"Well, I'll just say as a father and husband, you will do whatever you need to do to take care of your family," Harper said.
Warren: You would have gone private?
Harper: If that's what I had to do.
Layton said he and his wife Olivia Chow, a candidate in Toronto's downtown Trinity-Spadina riding, would rather suffer than go private.
"We would work for the public, for the system, because we believe in it," he said.
The first answer is a genuine human and compassionate response to a loved one's suffering. You'd answer the same way too.
The second answer is coldly cynical. Cold, because it demonstrates comfort with seeing people suffer in defence of an abstract theory. Cynical, because we know that Layton is not above manipulating the system to his own ends-- such as living in municipally subsidized co-op housing while serving on Toronto city council.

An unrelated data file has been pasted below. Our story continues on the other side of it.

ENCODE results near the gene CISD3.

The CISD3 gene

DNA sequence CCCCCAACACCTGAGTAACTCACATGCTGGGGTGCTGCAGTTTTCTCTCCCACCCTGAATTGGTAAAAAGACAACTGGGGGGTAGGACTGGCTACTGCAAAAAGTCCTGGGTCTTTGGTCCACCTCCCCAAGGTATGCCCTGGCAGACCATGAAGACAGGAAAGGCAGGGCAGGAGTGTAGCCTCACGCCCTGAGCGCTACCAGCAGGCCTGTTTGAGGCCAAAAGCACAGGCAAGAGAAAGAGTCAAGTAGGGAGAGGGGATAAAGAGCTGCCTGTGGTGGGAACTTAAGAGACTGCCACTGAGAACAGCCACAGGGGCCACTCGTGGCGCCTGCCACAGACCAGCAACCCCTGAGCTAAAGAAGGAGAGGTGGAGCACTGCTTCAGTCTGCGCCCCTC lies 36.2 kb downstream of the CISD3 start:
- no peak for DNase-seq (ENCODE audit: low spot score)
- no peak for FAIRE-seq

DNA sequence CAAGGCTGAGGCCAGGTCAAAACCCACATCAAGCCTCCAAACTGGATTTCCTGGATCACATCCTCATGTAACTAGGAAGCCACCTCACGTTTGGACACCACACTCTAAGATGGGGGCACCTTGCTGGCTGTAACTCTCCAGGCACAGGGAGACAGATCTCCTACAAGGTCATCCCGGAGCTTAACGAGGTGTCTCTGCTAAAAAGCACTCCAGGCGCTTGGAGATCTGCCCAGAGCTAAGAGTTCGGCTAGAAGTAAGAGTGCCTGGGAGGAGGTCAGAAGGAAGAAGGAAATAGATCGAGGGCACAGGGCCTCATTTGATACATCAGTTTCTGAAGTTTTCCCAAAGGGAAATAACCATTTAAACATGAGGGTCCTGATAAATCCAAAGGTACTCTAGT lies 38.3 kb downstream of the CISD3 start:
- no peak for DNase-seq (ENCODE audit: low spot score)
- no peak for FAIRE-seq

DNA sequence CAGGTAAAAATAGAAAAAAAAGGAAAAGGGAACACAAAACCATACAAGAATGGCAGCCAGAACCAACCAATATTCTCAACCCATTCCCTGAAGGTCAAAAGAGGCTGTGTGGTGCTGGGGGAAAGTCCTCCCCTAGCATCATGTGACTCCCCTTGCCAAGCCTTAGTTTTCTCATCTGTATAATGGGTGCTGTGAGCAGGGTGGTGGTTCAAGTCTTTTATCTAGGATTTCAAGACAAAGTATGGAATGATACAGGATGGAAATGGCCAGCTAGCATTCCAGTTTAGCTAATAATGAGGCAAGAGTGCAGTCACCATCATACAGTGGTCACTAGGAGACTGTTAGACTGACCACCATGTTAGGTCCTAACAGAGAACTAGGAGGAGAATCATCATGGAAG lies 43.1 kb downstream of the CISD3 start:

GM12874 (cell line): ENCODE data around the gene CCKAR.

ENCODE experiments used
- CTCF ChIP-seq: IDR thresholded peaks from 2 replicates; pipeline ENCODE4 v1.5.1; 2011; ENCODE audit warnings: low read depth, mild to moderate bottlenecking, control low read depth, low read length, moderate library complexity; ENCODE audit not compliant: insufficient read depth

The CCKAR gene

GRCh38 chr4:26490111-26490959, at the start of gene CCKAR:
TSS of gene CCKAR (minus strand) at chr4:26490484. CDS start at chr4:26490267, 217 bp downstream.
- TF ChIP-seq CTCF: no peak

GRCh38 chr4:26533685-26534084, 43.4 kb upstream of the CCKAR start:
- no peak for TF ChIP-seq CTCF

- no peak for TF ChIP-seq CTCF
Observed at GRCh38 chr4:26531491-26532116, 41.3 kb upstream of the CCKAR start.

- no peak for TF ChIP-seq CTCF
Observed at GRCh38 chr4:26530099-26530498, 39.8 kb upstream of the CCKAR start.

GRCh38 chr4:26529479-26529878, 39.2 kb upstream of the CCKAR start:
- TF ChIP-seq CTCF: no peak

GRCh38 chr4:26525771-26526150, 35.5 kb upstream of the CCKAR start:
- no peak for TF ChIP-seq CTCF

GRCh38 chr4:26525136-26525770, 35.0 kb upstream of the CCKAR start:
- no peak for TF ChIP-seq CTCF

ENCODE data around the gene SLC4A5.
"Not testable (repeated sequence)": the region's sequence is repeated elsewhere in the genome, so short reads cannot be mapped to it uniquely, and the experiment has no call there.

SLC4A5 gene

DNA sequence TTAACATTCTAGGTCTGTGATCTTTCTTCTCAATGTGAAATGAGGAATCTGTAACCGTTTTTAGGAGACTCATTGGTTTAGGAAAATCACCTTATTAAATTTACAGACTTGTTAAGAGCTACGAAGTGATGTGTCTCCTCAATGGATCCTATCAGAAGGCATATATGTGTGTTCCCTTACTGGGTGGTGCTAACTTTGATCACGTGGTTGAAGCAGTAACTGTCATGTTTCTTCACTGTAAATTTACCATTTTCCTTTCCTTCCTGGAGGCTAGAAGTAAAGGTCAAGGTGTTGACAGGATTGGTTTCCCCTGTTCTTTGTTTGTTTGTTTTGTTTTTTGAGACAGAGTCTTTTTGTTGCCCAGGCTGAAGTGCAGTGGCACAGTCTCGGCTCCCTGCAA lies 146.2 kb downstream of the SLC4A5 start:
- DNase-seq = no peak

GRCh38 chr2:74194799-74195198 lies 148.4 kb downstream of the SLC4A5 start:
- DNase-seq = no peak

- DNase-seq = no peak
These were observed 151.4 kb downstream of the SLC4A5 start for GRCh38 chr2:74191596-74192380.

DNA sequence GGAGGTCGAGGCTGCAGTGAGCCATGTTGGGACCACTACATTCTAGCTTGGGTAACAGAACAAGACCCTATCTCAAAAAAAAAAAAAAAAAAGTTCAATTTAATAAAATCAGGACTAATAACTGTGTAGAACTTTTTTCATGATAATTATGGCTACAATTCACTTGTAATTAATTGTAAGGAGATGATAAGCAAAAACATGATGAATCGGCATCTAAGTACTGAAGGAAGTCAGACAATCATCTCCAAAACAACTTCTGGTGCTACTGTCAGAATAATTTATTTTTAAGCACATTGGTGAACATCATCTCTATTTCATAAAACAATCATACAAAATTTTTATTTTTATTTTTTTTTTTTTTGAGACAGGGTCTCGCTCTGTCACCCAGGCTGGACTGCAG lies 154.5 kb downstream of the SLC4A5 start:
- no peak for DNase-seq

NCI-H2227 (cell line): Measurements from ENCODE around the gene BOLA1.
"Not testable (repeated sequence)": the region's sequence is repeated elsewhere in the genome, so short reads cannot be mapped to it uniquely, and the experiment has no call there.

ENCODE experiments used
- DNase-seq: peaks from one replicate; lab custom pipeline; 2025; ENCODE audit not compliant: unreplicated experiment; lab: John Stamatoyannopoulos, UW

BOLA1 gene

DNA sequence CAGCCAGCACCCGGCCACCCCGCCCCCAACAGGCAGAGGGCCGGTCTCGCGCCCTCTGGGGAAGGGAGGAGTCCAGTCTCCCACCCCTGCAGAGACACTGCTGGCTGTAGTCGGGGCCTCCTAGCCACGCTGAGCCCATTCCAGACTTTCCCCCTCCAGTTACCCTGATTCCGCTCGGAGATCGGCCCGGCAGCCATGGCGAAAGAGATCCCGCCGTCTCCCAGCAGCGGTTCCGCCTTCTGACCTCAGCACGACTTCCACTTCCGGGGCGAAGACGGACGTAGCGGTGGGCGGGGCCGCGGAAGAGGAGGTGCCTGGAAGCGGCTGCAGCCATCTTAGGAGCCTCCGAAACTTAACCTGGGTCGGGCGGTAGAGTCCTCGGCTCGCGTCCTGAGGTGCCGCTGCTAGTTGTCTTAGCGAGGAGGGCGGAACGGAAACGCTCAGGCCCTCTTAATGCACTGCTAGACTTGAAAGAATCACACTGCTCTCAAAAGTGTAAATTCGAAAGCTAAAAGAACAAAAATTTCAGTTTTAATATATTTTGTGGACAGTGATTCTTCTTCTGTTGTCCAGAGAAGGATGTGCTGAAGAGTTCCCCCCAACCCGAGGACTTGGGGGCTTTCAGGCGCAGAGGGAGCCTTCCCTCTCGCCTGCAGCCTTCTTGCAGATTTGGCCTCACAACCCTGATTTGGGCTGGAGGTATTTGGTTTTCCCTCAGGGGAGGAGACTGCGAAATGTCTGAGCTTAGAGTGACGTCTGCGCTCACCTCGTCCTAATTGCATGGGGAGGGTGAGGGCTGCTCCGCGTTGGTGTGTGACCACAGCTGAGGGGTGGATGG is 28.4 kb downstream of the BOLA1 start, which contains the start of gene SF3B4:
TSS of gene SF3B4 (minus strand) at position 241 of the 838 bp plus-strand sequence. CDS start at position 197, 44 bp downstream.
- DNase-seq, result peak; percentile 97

He and Olivia won't suffer on the waiting lines, that's for sure. That's your patriotic duty, as Canadian citizens, to suffer and die on waiting lines in defence of the cornerstone of Canadian national identity.
A member of the old Soviet nomenklatura couldn't have said it any more clearly.
And yet the CTV subtly suggests that Harper's answer is the troubling one:
At a later rally in Victoria, Harper tried to deflect the issue by blaming the Liberal record on health care.
"I would do, my friends, what every one of you would do. You would go to wherever you could to get care for your loved ones. That's what you would do," he said.
Why does he need to deflect criticism of a humane answer to the question?
Are the defenders of the public health care monopoly so inflexible that they have become indifferent to the human suffering it causes? That is what should disturb our consciences, not incidental profit-making.